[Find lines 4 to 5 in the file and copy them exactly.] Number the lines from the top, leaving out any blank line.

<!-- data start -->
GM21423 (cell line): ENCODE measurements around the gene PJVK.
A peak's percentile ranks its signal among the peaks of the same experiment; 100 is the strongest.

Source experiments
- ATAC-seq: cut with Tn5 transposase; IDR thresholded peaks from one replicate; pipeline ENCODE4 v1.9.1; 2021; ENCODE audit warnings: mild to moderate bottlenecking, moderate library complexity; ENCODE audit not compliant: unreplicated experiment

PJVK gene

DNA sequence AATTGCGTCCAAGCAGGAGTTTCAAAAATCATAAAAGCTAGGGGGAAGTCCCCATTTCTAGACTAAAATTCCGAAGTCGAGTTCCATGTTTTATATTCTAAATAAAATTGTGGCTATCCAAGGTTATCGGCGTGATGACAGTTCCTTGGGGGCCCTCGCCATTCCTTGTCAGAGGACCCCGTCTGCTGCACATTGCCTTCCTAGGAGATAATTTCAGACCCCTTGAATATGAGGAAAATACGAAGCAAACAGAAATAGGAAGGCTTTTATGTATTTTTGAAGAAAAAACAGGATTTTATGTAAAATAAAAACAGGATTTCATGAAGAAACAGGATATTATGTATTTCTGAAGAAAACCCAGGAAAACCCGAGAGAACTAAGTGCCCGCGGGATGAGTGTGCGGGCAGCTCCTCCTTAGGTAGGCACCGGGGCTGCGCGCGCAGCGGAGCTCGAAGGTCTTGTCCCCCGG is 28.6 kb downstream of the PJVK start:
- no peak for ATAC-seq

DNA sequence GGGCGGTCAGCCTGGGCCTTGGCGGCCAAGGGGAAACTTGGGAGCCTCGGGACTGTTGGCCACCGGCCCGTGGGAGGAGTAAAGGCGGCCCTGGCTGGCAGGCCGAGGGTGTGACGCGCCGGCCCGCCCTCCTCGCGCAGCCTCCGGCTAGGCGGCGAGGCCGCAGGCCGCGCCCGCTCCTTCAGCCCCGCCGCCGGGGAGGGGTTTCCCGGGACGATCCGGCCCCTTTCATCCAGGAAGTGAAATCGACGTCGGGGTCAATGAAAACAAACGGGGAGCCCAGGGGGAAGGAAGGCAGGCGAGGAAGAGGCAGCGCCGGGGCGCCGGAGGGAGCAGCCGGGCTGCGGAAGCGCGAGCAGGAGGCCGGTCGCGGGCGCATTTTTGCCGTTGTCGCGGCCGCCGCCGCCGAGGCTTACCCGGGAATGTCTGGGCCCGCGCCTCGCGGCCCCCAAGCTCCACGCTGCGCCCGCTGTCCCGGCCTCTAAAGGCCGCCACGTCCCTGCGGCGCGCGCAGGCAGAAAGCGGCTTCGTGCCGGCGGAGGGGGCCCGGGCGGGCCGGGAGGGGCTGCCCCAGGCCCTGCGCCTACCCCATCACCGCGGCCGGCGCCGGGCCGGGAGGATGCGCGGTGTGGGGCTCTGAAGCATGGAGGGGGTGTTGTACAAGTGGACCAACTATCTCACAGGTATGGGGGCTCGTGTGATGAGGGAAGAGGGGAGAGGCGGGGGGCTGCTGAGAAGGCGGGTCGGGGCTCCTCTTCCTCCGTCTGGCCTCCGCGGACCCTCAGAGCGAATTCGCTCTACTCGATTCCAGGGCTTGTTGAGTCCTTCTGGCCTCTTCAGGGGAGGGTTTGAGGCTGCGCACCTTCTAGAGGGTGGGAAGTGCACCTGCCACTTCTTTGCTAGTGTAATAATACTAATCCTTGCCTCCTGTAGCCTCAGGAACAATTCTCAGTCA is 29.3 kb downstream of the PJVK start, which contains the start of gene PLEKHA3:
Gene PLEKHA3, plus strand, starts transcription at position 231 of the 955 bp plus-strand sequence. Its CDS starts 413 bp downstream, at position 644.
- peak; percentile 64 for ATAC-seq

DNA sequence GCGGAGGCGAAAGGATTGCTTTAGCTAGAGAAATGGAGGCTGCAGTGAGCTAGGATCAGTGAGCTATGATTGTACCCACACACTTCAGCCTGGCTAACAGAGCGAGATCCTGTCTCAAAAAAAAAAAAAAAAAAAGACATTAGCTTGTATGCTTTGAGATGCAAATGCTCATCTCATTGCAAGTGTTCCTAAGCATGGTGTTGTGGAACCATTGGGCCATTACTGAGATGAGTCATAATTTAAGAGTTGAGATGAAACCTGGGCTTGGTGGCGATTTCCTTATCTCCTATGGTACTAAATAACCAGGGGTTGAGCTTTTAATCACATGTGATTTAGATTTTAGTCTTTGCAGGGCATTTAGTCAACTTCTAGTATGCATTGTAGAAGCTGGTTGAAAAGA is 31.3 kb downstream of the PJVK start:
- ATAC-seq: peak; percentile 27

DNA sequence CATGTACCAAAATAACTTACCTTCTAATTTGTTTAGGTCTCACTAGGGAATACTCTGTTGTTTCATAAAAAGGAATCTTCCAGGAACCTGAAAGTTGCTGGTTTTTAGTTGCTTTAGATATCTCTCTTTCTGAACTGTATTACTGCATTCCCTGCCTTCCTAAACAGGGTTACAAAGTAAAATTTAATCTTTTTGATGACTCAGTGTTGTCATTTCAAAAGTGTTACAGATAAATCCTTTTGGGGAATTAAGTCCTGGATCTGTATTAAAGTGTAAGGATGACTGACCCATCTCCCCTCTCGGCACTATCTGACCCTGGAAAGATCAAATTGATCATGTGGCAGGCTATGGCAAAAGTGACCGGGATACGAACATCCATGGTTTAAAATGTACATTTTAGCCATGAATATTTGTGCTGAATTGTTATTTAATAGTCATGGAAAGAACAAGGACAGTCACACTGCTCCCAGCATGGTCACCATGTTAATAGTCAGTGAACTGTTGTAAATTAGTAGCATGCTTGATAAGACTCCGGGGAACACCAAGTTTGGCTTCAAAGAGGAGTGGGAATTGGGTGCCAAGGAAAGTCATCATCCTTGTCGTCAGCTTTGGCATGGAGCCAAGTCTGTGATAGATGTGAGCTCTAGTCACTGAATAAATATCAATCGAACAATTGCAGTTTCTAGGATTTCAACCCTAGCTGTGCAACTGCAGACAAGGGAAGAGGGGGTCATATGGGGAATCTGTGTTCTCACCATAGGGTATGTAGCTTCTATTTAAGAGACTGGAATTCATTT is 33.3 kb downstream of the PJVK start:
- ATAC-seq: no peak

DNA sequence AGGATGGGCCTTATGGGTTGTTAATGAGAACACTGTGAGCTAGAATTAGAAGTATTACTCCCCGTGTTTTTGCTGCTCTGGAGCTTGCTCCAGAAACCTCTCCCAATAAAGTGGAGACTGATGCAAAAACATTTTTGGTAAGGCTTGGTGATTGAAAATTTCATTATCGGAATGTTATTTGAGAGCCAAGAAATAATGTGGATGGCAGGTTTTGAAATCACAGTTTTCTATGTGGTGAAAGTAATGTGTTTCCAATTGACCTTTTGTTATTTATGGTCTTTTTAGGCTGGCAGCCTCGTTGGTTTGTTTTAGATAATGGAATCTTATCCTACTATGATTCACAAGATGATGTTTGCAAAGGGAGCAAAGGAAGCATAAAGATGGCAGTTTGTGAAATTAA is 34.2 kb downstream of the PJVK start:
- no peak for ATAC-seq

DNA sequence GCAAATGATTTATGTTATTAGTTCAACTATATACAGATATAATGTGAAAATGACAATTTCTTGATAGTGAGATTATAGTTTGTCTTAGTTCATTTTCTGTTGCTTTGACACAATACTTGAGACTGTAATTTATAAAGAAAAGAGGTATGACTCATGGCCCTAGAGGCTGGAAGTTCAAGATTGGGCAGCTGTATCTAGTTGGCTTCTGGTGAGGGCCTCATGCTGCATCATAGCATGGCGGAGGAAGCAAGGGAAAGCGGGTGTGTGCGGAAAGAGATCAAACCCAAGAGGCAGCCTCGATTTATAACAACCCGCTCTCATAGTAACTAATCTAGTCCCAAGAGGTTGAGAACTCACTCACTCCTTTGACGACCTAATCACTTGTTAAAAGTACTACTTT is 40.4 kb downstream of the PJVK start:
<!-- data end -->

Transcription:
- ATAC-seq: cut with Tn5 transposase; IDR thresholded peaks from one replicate; pipeline ENCODE4 v1.9.1; 2021; ENCODE audit warnings: mild to moderate bottlenecking, moderate library complexity; ENCODE audit not compliant: unreplicated experiment

PJVK gene